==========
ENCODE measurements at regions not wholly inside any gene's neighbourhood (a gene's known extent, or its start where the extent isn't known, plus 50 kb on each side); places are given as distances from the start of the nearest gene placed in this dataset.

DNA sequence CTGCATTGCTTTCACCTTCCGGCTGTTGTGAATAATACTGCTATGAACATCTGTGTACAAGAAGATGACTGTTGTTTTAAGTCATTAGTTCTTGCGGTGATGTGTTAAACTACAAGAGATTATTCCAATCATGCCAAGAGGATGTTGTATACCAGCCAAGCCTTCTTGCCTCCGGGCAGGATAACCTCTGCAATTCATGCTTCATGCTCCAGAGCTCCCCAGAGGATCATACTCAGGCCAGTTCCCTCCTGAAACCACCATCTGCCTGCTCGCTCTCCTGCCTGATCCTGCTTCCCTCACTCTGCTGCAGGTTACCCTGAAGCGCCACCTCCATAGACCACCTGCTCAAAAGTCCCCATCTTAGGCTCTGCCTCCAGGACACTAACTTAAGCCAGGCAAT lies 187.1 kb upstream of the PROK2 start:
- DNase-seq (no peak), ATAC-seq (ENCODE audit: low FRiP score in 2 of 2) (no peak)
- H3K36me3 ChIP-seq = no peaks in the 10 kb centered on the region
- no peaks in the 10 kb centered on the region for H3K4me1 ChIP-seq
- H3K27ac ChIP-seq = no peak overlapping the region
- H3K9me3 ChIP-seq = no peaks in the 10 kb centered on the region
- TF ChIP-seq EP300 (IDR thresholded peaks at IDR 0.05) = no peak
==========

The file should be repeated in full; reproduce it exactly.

ENCODE measurements at regions not wholly inside any gene's neighbourhood (a gene's known extent, or its start where the extent isn't known, plus 50 kb on each side); places are given as distances from the start of the nearest gene placed in this dataset.

DNA sequence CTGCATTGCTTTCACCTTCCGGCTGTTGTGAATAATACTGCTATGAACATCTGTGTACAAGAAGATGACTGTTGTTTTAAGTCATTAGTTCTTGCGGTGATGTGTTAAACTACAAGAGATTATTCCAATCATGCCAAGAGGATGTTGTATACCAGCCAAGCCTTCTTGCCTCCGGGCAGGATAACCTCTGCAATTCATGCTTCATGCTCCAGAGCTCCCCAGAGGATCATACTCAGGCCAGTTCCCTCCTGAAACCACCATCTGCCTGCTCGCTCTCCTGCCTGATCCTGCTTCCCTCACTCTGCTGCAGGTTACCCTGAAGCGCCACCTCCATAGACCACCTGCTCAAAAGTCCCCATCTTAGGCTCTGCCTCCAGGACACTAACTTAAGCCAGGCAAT lies 187.1 kb upstream of the PROK2 start:
- DNase-seq (no peak), ATAC-seq (ENCODE audit: low FRiP score in 2 of 2) (no peak)
- H3K36me3 ChIP-seq = no peaks in the 10 kb centered on the region
- no peaks in the 10 kb centered on the region for H3K4me1 ChIP-seq
- H3K27ac ChIP-seq = no peak overlapping the region
- H3K9me3 ChIP-seq = no peaks in the 10 kb centered on the region
- TF ChIP-seq EP300 (IDR thresholded peaks at IDR 0.05) = no peak